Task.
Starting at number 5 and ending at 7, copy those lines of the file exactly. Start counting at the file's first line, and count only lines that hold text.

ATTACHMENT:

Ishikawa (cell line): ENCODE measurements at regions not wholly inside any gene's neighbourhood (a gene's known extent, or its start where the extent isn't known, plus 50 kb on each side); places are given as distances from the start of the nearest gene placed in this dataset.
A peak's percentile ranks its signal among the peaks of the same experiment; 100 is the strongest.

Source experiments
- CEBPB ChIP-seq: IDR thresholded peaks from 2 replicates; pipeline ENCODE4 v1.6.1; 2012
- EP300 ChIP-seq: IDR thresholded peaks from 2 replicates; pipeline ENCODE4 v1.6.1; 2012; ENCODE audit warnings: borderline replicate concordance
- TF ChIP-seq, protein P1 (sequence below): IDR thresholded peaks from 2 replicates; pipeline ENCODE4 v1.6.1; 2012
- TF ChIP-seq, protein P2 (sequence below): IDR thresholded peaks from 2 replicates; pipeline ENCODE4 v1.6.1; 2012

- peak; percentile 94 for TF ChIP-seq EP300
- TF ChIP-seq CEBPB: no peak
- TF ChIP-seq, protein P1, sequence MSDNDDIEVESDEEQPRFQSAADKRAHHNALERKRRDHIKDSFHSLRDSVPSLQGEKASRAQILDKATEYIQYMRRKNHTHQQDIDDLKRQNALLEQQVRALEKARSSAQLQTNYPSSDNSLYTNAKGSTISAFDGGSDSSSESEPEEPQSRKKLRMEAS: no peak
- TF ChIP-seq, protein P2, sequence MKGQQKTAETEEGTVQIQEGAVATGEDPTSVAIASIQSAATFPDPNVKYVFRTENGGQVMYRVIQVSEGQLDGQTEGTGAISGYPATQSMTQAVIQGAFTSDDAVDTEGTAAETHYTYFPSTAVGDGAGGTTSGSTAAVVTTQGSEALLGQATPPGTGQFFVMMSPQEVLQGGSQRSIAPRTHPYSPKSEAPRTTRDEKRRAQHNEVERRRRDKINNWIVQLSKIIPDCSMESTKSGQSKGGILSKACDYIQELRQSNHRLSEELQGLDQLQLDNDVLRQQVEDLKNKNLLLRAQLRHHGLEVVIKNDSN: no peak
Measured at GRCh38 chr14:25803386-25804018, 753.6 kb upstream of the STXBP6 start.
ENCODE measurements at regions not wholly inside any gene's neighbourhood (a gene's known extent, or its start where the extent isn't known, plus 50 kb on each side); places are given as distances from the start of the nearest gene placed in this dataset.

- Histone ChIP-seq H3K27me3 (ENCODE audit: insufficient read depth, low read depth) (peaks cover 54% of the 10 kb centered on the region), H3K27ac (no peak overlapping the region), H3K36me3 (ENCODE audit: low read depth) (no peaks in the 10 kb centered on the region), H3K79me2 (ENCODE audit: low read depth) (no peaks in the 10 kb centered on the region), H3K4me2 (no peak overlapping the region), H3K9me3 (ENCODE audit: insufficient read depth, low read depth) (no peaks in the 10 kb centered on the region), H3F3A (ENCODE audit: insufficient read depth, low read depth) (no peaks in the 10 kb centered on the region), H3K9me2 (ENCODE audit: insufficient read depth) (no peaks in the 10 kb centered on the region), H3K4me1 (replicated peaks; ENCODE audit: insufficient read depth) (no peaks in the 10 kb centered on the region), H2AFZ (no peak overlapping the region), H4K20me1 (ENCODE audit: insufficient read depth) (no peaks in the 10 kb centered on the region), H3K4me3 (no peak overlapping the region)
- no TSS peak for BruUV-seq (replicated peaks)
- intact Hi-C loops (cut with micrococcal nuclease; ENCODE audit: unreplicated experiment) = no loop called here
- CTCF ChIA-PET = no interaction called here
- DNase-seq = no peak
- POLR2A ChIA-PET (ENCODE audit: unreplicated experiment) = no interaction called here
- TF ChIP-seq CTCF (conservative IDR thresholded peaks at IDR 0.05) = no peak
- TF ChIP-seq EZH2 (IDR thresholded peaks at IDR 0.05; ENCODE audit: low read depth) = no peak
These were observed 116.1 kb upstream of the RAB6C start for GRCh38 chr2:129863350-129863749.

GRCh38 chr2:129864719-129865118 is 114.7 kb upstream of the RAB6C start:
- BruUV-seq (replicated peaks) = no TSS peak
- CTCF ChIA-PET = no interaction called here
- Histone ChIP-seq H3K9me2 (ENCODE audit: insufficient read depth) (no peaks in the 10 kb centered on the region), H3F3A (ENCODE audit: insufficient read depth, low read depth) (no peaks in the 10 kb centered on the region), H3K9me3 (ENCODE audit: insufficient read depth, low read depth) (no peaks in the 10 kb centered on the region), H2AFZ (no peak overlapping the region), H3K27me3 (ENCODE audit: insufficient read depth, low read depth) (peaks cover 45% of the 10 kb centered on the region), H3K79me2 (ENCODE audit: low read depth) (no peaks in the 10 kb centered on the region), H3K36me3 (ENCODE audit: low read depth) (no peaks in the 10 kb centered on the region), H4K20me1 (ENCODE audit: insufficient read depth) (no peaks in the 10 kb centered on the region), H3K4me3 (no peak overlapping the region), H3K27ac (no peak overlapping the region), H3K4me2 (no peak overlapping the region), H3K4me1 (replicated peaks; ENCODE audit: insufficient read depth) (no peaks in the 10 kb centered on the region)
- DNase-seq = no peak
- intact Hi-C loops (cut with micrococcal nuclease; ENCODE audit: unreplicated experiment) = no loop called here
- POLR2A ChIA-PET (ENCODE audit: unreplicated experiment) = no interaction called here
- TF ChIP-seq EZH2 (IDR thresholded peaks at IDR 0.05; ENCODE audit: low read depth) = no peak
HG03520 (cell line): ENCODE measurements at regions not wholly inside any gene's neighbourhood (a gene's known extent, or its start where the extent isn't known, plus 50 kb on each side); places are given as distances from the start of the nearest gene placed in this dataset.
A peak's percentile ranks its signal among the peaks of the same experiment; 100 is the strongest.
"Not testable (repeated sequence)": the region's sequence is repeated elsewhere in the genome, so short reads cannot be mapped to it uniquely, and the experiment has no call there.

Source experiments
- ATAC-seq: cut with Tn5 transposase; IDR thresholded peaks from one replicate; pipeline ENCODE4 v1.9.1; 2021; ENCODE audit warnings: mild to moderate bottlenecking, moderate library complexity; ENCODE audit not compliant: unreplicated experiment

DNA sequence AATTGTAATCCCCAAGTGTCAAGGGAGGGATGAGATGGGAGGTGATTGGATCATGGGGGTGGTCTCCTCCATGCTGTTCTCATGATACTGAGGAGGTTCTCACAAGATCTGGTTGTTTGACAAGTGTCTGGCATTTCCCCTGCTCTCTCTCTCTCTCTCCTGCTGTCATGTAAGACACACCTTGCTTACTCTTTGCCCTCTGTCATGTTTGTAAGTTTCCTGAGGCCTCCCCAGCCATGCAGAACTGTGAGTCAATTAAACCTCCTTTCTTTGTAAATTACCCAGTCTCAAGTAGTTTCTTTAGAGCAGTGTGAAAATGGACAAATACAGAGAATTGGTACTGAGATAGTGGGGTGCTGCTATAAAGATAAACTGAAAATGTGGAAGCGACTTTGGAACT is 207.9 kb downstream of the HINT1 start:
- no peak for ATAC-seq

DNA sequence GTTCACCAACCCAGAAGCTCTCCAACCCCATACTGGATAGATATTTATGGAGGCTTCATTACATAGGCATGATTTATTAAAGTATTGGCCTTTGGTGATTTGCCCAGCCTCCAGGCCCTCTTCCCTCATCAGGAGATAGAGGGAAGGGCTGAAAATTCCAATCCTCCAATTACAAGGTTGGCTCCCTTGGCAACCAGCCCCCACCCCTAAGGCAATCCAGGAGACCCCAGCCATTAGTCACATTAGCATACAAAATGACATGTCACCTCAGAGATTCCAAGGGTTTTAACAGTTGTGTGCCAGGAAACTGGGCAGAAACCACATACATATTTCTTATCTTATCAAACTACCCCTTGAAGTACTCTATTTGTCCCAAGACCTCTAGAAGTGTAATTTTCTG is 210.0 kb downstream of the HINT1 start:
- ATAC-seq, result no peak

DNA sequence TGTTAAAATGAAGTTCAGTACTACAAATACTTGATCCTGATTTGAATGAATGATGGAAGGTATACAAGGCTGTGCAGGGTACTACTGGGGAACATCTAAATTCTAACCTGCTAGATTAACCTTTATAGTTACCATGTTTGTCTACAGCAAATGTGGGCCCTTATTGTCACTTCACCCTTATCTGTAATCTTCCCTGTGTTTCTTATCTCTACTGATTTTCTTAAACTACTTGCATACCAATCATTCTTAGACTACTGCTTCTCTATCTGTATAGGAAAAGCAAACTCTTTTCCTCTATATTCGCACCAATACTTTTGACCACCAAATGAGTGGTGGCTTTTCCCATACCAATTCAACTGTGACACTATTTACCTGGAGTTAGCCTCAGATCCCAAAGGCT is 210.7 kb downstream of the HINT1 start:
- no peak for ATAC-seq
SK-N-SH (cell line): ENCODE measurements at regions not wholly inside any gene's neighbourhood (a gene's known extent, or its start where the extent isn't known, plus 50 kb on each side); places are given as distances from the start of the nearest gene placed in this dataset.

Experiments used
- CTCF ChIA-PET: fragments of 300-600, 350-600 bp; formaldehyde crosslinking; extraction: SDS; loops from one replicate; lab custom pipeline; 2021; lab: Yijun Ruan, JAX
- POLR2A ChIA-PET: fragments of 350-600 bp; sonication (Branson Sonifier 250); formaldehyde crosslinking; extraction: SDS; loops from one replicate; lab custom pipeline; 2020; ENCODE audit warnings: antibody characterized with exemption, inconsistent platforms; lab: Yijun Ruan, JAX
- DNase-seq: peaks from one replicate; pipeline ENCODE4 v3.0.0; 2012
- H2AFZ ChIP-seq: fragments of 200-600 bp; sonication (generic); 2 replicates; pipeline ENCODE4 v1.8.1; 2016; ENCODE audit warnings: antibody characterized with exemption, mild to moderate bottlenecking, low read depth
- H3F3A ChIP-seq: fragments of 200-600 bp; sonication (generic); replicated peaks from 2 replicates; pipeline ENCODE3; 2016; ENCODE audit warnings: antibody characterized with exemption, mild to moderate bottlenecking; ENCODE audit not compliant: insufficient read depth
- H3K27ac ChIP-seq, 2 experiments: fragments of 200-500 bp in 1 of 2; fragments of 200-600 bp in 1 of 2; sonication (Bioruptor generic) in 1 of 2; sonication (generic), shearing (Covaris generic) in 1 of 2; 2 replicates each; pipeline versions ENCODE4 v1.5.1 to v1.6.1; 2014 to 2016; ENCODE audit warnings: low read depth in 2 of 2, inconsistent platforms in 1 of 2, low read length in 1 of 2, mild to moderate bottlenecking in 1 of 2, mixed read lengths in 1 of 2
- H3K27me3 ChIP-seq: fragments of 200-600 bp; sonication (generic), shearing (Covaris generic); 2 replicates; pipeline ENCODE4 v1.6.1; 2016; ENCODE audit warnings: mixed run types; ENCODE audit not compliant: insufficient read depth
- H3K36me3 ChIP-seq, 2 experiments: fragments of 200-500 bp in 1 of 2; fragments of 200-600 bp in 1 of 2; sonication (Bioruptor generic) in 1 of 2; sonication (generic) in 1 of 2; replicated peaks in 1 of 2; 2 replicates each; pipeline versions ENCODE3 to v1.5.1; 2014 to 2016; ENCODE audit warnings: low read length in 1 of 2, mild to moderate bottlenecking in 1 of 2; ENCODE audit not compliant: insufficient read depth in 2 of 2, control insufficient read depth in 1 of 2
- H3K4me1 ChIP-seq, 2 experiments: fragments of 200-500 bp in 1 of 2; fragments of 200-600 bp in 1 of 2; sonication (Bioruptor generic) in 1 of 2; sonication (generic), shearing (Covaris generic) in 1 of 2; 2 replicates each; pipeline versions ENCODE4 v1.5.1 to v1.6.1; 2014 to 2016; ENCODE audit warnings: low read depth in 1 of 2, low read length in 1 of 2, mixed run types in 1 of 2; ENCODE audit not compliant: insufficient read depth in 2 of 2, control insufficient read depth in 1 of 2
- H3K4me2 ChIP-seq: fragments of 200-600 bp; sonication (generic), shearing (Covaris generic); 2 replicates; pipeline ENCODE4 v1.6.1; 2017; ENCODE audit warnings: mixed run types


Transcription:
- EP300 ChIP-seq: IDR thresholded peaks from 2 replicates; pipeline ENCODE4 v1.6.1; 2012; ENCODE audit warnings: borderline replicate concordance
- TF ChIP-seq, protein P1 (sequence below): IDR thresholded peaks from 2 replicates; pipeline ENCODE4 v1.6.1; 2012
- TF ChIP-seq, protein P2 (sequence below): IDR thresholded peaks from 2 replicates; pipeline ENCODE4 v1.6.1; 2012